1) How much is the Carleton Cup? Can I register in advance/online?
Jonathan Knowles: Registration fees vary depending on when you commit to the race, but, it includes your first beverage (ie. water, beer, pop) of the night. Of course if you raise $200 or more in pledges, you race for free and you’re entered in a sweet raffle draw to boot. You can register online by clicking here: REGISTER FOR THE CUP!
2) Where does my registration fee go exactly?
Scott Rondeau: Your registration fee goes towards all the operating costs associated with the organization of this event (i.e.: advertising, administration, website maintenance, on occasion entertainment costs etc…) It also covers your admission to the third leg of the race and your first beverage of the night. $5 of your registration fee goes directly to Cystic Fibrosis Canada, just in case you don't get the chance to raise pledge $ yourself. If you raise $200 or more, we reimburse your registration fee AND take care of your $5 CF donation as a thank you.
This $5 and the pledges you DO raise are collected directly at the event by CF volunteers. (They will track you down if you forget and issue charitable receipts for $ amounts over $10). From there it is presented to the CFC’s Ottawa Chapter on our behalf. Some of the money is used to support the local chapter and its efforts to raise more money, but most goes directly to research for discovering new medicines and finding a cure. They have made some great progress over the last few years, so every $ counts now more than ever.
3) Why did you guys choose to get involved with Cystic Fibrosis Canada?
-John Bumstead, Oakville ON
Dean HP: There really wasn't any "choosing" involved here. Many of our long term participants have Cystic Fibrosis and have continued to come out and participate since 1995, when we introduced the charity drive component to the event. It began as such because one of the directors of our event has been involved in the fight for a cure for Cystic Fibrosis in conjunction with the dioceses of Canada and Camp Couchiching in Orillia, Ontario. He was able to bring many people involved with the Canadian Cystic Fibrosis [since renamed to "Cystic Fibrosis Canada"] to participate in the event each year, and this affiliation has continued to be an integral part of our operation. To say that we have a "soft spot" for our CF contingent? Sure we do! Our collective goal is to raise as much money as we can over the next several years.
4) How can I get a Cystic Fibrosis Canada pledge sheet for your event?
JK: Well, you could click here and print one up yourself, or keep your eyes peeled for me because I usually have a stack in the back of my car.
5) Can anyone participate regardless of Age, Gender, or Political and Religious beliefs?
6) Do I have to race/compete?
SR: Certainly not! The Cup has trained more than one person how to skate for the first time. There are a number of diehard Cuppers that compete for the actual trophy and bragging rights, but most are there just to enjoy and make an evening out of it.
7) Do I need my own Skates?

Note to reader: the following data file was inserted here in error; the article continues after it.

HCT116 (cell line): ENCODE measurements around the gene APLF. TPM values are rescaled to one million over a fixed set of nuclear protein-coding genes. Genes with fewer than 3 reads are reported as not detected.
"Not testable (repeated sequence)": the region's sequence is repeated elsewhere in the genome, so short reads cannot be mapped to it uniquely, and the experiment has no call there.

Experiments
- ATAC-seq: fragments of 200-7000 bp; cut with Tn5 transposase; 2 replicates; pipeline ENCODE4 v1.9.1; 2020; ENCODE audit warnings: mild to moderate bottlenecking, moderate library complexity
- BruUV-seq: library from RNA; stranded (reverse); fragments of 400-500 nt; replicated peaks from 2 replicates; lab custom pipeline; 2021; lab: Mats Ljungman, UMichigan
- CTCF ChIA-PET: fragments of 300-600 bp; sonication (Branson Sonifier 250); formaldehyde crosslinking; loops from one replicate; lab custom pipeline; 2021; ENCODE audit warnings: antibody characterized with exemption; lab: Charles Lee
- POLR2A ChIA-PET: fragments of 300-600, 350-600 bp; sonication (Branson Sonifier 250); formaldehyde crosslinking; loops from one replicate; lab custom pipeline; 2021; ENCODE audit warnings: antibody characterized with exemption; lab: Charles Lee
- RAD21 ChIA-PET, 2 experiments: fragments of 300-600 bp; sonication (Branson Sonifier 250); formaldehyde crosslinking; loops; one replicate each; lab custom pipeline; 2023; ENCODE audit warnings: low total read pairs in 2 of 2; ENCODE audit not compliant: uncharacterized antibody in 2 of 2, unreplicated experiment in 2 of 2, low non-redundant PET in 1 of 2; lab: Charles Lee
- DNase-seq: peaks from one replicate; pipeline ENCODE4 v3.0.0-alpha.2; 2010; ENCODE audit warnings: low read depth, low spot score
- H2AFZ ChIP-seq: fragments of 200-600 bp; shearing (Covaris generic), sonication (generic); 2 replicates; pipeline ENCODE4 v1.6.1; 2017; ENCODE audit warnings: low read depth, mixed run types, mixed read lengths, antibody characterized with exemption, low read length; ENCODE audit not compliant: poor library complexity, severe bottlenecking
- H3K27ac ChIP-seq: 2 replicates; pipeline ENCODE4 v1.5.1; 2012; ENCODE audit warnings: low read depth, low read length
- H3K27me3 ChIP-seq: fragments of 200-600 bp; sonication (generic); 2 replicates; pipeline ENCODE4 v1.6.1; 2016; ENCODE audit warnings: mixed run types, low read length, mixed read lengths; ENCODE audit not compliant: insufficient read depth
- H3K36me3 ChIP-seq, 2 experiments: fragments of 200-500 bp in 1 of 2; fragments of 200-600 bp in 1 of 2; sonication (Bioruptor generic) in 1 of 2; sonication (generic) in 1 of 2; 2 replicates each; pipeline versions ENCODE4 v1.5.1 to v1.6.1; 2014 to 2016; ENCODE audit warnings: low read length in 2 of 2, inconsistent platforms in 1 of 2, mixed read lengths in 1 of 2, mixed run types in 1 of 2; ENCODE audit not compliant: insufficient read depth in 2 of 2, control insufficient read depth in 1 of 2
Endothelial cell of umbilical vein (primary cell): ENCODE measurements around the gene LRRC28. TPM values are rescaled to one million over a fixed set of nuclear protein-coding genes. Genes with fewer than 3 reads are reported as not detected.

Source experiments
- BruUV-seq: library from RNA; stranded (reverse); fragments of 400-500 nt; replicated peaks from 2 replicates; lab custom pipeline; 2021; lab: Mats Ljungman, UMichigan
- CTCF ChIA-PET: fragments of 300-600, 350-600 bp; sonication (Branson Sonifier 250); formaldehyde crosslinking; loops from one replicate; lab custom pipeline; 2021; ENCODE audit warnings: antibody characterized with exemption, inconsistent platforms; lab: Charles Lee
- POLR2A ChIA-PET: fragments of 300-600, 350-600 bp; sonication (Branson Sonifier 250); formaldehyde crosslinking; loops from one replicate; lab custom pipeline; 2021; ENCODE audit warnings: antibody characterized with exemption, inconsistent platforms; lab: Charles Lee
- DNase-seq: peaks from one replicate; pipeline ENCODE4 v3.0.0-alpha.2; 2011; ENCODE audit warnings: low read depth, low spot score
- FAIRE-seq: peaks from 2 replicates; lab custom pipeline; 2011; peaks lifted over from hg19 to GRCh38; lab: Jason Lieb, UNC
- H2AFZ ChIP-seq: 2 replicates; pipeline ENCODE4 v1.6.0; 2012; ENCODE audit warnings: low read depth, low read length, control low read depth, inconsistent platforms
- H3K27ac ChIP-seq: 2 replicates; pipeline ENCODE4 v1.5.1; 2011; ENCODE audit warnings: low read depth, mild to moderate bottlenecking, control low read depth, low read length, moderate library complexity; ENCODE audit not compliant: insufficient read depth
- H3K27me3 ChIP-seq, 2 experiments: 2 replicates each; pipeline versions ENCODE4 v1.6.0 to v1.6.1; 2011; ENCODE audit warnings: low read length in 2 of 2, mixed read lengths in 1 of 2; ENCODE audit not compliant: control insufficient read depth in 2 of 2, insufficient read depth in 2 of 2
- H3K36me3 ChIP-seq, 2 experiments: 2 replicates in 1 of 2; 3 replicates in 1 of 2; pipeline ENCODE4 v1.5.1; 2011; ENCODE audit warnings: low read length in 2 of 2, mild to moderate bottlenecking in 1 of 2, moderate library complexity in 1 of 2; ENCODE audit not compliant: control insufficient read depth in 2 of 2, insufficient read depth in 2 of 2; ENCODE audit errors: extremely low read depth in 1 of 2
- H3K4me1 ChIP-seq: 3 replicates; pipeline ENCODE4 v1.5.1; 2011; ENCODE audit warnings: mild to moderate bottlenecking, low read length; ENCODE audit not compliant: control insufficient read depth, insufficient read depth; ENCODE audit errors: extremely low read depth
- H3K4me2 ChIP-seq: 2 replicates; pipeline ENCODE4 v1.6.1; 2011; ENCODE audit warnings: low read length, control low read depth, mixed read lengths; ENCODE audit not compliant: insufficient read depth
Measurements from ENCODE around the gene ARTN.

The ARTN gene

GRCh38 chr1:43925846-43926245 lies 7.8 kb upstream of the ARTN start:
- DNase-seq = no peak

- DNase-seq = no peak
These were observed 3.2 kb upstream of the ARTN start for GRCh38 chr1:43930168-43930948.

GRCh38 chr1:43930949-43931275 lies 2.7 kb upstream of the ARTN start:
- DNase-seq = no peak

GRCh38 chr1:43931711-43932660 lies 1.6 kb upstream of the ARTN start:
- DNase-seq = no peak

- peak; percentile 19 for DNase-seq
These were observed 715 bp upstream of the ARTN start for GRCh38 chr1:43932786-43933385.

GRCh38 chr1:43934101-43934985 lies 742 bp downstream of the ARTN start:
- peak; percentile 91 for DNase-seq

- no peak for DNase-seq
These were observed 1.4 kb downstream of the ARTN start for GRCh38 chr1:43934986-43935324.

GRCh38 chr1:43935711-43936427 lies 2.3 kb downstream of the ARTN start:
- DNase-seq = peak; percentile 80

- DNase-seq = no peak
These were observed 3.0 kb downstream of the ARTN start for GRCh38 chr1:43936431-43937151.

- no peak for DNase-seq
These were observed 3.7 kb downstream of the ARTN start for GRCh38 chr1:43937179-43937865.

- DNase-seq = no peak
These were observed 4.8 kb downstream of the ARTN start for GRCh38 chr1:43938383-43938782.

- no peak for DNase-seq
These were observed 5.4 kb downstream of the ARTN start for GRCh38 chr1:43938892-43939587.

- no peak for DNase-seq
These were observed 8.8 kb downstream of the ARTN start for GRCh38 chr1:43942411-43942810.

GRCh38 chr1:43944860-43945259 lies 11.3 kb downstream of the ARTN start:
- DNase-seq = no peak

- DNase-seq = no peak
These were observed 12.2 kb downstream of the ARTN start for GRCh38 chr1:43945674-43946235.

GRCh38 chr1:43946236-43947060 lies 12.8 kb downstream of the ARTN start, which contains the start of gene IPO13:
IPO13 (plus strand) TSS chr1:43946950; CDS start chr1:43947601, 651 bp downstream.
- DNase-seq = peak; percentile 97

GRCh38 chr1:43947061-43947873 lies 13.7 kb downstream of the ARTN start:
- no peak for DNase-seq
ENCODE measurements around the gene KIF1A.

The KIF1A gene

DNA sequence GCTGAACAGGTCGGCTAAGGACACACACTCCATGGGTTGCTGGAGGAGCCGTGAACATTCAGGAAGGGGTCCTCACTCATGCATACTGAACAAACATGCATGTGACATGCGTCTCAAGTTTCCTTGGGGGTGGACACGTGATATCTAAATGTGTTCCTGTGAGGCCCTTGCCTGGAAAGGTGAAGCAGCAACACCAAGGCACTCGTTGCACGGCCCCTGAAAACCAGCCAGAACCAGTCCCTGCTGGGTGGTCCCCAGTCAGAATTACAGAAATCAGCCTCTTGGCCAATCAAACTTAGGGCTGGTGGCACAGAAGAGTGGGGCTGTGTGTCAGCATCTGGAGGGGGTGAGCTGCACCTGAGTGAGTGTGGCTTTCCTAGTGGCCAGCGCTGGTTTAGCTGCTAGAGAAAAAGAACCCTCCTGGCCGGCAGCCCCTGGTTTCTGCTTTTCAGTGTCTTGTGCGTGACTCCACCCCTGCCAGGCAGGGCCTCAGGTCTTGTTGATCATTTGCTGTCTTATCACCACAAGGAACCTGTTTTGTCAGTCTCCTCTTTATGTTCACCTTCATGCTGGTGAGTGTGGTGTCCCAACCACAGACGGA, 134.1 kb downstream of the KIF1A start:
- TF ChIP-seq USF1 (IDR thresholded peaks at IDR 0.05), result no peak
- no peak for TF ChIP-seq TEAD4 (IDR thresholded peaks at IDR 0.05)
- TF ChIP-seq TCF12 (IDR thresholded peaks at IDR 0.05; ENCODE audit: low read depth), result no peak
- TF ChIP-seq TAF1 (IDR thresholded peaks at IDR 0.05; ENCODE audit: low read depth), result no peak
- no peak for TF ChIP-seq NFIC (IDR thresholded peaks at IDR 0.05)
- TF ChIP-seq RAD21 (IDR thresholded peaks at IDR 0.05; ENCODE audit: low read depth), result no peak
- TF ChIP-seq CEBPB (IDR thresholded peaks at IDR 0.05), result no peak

SR: YES! WE do not provide you with Skates. Bonehead. However there are places that rent. Check out Capital Skates or the Dow’s Lake Pavillion.
8) As I understand it, one can get quite hot skating 7.8 km. Considering it is Ottawa in the winter how should one dress?
SR: Good question. All who have skated thru the years have seen changes in weather around every corner of the race. The wind can be blistering so hat and some form of scarf are always wise. Our advice is to dress up and shed if you have to. You are probably going to bring a bag or knapsack or something for your shoes, and make it a big one to put extra clothing in/out. The Aulde Dubliner/Pour House is open for Sunday brunch in case you need to look in the lost and found, btw.
9) We're going to be visiting Ottawa this winter and I just came across your race... How FUN!!!! We're bringing our one and three year-old daughters, can we include them? (if we push them on sleds down the Canal..)I guess that would be the Canadian equivalent of the baby jogger stroller!!! :-) Thanks, and good luck with your race!!!
-Stephanie, New Jersey
Bob Millar: Excellent question Stephanie, and thanks for sending it along! Can you bring the kids? Oh yes, absolutely you can and by all means spread the word! The Carleton Cup is all about the next generation and we are working hard on plans to make it a much more family friendly event in the future. In its infancy, we were just a bunch of university bozos, but now there are a number of us old-timers that have wee ones we want to make room for. There are non-alcoholic drinks available at the finish line which are there with families in mind, and children are more than welcome at our event. Over the years we have had quite a few families race with their kids, including newborns and unborn. . . . I think you might find a few of these folks have been hi-lighted as Carleton Cup "Pioneers". If you are a concerned parent and would like to have a better idea of what you might be in for, please write to us here.
PS: Sleds are a regular feature on them thair Canal and are available to rent.